Could you tell me the mean of this code?

while(1)
{  // do something

thanks!

Its a way of starting an infinite loop which will be stopped using some means other than the condition inside the brackets next to while.

eg,

void somefunc()
{
    std::string str;
    while(true)
    {
        std::getline(cin, str);
        if( str == "quit" )
            return;
        else
            std::cout << "You Typed: " << str << std::endl;
    }
}

IMHO, this kind of idiom is seldom useful - unless you have some compelling reason to do otherwise, you should put an exit condition in the while brackets

Personally, I sometimes use while(1) or similar for things like menus, where choosing a menu option would cause the program to do something and then return to the menu. Then, if you want to exit the program, just return 0 to end the program:

int main()
{
   int bob;
   while(1)
   {
      cout << "Enter a number to display, or -1 to exit: ";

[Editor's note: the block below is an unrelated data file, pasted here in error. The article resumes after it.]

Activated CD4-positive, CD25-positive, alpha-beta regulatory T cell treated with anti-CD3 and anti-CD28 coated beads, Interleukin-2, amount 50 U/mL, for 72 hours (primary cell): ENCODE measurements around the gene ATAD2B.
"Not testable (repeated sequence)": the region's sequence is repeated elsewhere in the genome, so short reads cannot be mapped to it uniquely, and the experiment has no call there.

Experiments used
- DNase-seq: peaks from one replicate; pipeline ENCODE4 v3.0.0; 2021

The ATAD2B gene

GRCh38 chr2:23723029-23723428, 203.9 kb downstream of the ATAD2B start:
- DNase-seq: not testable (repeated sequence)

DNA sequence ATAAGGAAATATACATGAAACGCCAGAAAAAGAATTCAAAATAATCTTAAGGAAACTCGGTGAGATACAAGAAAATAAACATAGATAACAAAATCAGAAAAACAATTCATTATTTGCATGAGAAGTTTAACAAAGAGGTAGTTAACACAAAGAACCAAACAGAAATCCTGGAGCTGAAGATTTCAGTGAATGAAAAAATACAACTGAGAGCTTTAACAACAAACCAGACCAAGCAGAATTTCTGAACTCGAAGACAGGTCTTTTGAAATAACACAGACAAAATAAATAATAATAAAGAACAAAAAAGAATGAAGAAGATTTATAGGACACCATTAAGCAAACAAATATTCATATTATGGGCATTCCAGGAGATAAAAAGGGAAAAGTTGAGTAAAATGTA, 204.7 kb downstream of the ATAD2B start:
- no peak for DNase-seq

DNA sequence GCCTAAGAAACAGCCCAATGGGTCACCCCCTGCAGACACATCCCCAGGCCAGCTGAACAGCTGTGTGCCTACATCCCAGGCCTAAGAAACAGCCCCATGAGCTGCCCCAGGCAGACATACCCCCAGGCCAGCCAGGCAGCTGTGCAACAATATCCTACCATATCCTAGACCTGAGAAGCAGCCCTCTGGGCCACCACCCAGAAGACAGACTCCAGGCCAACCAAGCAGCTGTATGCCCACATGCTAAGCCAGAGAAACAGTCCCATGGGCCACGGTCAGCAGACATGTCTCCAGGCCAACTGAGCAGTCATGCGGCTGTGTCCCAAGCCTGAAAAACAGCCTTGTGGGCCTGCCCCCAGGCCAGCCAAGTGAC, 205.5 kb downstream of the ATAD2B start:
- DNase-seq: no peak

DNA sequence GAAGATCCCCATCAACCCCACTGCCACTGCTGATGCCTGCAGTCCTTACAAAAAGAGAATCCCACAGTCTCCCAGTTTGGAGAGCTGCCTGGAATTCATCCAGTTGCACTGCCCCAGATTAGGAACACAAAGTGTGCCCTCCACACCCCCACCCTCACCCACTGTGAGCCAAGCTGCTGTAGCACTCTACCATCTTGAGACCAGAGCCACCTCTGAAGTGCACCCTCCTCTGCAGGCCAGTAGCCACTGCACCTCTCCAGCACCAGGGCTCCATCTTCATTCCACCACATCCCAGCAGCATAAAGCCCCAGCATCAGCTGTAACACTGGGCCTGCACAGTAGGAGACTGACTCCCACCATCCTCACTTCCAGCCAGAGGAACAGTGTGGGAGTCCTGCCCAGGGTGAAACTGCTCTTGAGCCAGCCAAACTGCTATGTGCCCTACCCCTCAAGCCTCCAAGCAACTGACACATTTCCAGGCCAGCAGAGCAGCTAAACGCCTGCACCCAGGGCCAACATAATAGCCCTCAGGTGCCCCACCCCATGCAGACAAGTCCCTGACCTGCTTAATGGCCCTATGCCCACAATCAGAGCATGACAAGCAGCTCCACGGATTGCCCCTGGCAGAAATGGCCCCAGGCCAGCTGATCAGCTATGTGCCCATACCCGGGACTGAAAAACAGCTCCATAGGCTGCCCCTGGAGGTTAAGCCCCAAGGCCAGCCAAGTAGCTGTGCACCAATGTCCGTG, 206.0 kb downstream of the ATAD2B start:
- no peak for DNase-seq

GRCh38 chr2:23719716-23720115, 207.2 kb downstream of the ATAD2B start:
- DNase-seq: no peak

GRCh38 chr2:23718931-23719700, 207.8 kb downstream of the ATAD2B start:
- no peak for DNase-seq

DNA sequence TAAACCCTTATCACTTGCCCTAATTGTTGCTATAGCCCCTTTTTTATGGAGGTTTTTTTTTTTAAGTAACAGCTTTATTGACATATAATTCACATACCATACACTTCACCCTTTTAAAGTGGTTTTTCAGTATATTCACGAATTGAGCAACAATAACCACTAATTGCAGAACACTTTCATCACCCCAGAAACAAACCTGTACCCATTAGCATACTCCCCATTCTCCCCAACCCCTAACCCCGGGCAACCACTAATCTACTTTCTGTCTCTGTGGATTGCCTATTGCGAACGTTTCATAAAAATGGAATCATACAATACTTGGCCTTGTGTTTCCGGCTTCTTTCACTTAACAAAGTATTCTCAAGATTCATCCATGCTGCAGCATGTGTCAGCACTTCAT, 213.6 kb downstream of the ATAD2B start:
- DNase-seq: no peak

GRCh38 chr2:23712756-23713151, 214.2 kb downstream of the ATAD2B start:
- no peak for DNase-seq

cin >> bob;
      if(bob == -1) { return 0; }
      cout << bob << endl;
    }
}

However, some form of exit condition works better, like this:

int main()
{
    int bob;
   char exit = false;
   while(!exit)
   {
      cout << "Enter a number to display, or -1 to exit: ";
      if(bob == -1) { exit = true; }
      else { cout << bob << endl; }
    }
}

Of course, your program would probably be a little more complicated.

Edit: Ha, totally didn't see that it had already been answered. My bad!

Personally, I sometimes use while(1) or similar for things like menus, where choosing a menu option would cause the program to do something and then return to the menu. Then, if you want to exit the program, just return 0 to end the program:

int main()
{
   int bob;
   while(1)
   {
      cout << "Enter a number to display, or -1 to exit: ";
      cin >> bob;
      if(bob == -1) { return 0; }
      cout << bob << endl;
    }
}

This is generally not recommended, although it does work. The reason is you are burying the exit from the function/program in the middle of your code. This could be a maintenance nightmare for the team that inherits your program (or for you in 2 months :icon_wink:) It would be best to break out of the loop and return at the bottom of the function.

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